To my mind, this continued kneeling in the Real Presence of God is one of the great advantages of the extraordinary rite over the novus ordo. Personally I would follow that, and cite the LMS, even though it isn’t the strongest authority.

    What I asked on the previous post, but no-one seemed to be able to answer, is where this difference comes from. Was it a national difference, or did practice change over the ’50s and ’60s, with us following a slightly older form in England.

  5. Mark says:

    I attend an FSSP Mass in Indianapolis (going on 10 yrs) and this is in brief what they do:
    Kneel for Prayers at foot of the Altar
    Stand after prayers at the foot of the Altar (Sit when Priest sits at Gloria in High Mass)
    Sit at Epistle / Gradual/Tract
    Stand at Gospel / Credo (Sit when Priest sits in High Mass)
    Sit through Offertory
    Stand at “Per omnia…” after the Secret
    Kneel after the “Sanctus”
    Stand at”Per omnia…” at the conclusion of the Cannon / Kneel after “Angus Dei”
    Stand at “Dominus Vobiscum” after Communion Prayer

    While this prescription may seem unorthodox to some, in actual practice it appears as more of a coordinated movement with the priest and servers during the liturgy

  6. Mark says:

    I attend an FSSP Mass in Indianapolis (going on 10 yrs) and this is in brief what they do:
    Kneel for Prayers at foot of the Altar
    Stand after prayers at the foot of the Altar (Sit when Priest sits at Gloria in High Mass)
    Sit at Epistle / Gradual/Tract
    Stand at Gospel / Credo (Sit when Priest sits in High Mass)
    Sit through Offertory
    Stand at “Per omnia…” after the Secret
    Kneel after the “Sanctus”
    Stand at”Per omnia…” at the conclusion of the Cannon / Kneel after “Angus Dei”
    Stand at “Dominus Vobiscum” after Communion Prayer
    Kneel for Final Blessing
    Stand for Last Gospel

    While this prescription may seem unorthodox to some, in actual practice it appears as more of a coordinated movement with the priest and servers during the liturgy

  7. Well, there is this answer to the subject regarding mass in the ordinary form, citing no. 43 of the GIRM. This is the authoritatieve instruction for the new mass. There is also this very interesting article, with an appreciable quotation on the importance of kneeling from someone named Ratzinger.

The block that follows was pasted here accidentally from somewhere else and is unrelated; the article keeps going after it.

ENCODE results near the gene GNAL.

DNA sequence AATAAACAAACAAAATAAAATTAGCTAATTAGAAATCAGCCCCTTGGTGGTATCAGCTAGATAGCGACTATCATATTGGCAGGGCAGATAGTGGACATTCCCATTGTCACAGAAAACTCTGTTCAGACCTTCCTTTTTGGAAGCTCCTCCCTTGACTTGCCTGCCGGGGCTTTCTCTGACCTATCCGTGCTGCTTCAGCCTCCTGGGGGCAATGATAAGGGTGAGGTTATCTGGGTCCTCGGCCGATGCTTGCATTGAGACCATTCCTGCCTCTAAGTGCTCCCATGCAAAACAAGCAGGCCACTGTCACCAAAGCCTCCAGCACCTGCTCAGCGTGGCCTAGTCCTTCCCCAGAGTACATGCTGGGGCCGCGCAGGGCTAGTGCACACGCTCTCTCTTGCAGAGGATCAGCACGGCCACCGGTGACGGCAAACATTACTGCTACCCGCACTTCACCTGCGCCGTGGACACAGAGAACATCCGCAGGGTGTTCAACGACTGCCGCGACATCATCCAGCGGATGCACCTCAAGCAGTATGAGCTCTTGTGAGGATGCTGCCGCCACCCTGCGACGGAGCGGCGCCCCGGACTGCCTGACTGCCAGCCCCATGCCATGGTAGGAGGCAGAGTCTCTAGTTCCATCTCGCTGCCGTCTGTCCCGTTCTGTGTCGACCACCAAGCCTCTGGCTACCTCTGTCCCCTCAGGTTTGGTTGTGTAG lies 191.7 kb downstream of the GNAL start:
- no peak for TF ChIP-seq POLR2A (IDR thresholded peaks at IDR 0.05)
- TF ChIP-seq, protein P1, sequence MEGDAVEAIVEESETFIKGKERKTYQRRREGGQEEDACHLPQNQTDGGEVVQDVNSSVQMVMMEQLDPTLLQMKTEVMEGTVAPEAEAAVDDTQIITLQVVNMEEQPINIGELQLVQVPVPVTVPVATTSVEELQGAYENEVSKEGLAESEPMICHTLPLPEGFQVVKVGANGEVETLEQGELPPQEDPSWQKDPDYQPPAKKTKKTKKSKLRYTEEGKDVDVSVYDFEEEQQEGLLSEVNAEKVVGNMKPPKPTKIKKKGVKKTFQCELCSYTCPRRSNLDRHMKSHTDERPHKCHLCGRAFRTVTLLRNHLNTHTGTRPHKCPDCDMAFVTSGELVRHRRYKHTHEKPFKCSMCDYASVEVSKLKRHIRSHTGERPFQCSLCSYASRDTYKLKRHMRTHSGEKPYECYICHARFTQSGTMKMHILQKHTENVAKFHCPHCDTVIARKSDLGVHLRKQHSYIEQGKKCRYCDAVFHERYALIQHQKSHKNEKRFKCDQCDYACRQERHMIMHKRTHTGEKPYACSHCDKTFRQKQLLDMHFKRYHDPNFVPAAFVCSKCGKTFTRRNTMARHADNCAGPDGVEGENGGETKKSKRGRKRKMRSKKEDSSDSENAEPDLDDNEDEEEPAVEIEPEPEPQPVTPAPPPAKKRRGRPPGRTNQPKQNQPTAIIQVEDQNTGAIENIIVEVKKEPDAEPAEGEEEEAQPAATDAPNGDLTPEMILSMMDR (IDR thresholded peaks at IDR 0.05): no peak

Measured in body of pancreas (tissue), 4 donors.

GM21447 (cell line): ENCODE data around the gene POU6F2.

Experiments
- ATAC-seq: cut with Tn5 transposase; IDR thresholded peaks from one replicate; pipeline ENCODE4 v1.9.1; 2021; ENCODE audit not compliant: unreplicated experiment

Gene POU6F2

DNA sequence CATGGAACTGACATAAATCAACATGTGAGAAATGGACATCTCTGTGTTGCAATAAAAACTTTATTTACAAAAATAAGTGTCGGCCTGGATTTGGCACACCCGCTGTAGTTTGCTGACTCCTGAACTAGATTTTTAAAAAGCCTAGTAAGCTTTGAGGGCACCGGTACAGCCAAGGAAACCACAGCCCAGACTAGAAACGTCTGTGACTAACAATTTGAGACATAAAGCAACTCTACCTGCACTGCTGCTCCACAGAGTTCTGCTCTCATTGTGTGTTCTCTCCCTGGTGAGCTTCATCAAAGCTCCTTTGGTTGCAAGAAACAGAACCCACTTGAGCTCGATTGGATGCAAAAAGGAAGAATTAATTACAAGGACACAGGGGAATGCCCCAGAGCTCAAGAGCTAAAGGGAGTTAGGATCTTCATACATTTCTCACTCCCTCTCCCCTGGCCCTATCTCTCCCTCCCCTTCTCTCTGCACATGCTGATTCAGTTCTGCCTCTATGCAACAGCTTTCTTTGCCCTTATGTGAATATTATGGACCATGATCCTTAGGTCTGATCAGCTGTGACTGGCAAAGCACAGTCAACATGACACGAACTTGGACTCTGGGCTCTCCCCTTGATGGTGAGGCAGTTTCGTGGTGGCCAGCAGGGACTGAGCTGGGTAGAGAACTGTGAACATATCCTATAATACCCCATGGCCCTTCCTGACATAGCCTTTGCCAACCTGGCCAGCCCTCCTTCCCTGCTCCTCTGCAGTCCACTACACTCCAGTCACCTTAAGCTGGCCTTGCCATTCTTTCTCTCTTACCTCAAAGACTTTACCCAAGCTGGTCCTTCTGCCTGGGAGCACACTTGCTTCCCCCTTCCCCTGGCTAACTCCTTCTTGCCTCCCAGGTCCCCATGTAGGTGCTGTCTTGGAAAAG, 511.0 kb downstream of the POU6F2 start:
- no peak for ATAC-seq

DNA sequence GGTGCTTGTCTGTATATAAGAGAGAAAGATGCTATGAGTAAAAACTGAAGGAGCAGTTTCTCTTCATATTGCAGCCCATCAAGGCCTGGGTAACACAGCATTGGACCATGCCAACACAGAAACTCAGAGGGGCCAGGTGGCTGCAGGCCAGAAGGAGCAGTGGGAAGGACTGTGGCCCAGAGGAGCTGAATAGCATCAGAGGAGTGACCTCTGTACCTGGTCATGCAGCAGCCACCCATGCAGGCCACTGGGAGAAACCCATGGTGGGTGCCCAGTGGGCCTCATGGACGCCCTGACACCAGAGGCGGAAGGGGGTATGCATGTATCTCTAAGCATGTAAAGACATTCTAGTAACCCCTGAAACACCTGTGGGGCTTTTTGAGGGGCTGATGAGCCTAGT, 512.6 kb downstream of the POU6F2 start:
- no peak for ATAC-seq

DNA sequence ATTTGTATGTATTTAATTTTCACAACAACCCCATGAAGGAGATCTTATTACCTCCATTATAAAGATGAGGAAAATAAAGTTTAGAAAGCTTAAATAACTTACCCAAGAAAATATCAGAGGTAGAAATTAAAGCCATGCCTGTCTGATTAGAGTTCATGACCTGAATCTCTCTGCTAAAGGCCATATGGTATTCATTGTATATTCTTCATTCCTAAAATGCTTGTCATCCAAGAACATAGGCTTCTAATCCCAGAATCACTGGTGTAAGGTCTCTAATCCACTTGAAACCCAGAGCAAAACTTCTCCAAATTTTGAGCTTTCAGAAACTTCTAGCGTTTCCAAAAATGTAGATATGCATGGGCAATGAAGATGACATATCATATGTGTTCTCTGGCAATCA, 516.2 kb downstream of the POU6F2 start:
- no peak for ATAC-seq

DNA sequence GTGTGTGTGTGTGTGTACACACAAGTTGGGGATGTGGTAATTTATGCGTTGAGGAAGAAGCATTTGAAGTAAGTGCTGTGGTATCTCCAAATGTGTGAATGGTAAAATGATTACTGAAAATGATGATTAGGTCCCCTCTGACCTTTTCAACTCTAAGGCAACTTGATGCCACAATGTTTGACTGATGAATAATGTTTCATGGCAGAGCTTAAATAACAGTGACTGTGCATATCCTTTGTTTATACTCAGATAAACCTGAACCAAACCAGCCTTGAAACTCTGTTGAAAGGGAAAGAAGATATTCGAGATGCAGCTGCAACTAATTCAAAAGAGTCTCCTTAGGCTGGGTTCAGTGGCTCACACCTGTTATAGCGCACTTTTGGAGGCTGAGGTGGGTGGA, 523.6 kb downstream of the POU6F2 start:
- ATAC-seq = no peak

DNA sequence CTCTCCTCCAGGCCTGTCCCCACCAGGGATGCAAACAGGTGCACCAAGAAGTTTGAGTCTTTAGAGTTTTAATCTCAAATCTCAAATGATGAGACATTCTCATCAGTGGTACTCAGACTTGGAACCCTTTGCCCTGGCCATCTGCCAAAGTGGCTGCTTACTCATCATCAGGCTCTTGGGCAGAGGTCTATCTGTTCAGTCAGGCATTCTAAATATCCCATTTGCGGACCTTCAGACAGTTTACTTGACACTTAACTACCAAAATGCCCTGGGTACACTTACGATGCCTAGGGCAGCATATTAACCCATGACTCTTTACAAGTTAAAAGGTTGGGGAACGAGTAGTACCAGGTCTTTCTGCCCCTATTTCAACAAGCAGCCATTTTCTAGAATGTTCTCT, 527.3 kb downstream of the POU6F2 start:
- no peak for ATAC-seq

The older practice should be based upon the documentation which is included in the 1962 Editio Typica of the Missale Romanum, as that is the only approved edition of the missal for mass in the extraordinary form. Presumably, until any contrary notification, those documents relate the authoritative practice for this form, just as the 2002 IGMR/GIRM relates the norms for the ordinary form.

    It is entirely possible that post-communion posture was left to local custom, which appears to be the case, anecdotally. The Missale Romanum has not typically been interested in the posture of the non-celebrants prior to the editions following Vatican II and the appearance of the IGMR/GIRM. It was and is, after all, a book designed for the clergy.

    I look forward to hearing more on the subject. I’m wondering if the clarification that may eventually be promulgated on such matters may rely more upon the norms for the Pauline Mass, which, as noted in the first link above, leave the posture of the people in the intra-Communion period undefined, stand or kneel to receive, then sit, stand or kneel until all have received. Flexibility is sometimes and asset, though too much freedom can be a bad thing, too.

  8. dad29 says:

    Looks to me like the Fortescue is English custom whereas the American practice/custom was different.

  9. First it should be pointed out that all directions for the congregation are merely prescriptive since they are not menitoned in the vast majority of the rubrics.

    Second, I think the issue at High Mass has to do with the fact that before the 1940s there really was no distribution of Holy Communion at High Mass (except on Holy/Maundy Thursday and at Christmas Midnight Mass) since the people were expected to be fasting from midnight and people woke up much earlier back then. The were one or two ways of implementing Holy Communion at High mass once it became standard. It was not originally part of the Missal.

    Third, as for Low Mass, the instructions mentioned for the Dialogue Mass in the edition of Fortescue/O’Connell that you have, it should be remembered that these suggestions were given in light of the impending liturgical changes.

    At a Low Mass, the most widely observed practice in this the U.S. is this: The people STAND as the celebrant enters. KNEEL once the ‘Prayers at the Foot of the Altar begin, and remain KNEELING until the Gospel, then they STAND at the “Dominus vobiscum” before the Gospel and remain STANDING until the priest goes to the pulpit. When the readings are done in the vernacular from the pulpit before the sermon, they usually SIT for the Epistle, STAND for the Gospel, and then sit for the sermon. At the Credo, they can either KNEEL or STAND depending on local custom (most liturgical authors say to kneel.) After the “Dominus vobiscum” and response at the Offfertory they may SIT until the Sanctus when they KNEEL until the Last Gospel (unless they come to make their Communion obviously). At the Last Gospel, they STAND (genuflecting for the “Et verbum caro factum est”). Then they KNEEL for the Leonine Prayers after Low Mass (if they are to be had) and STAND as the celebrant departs.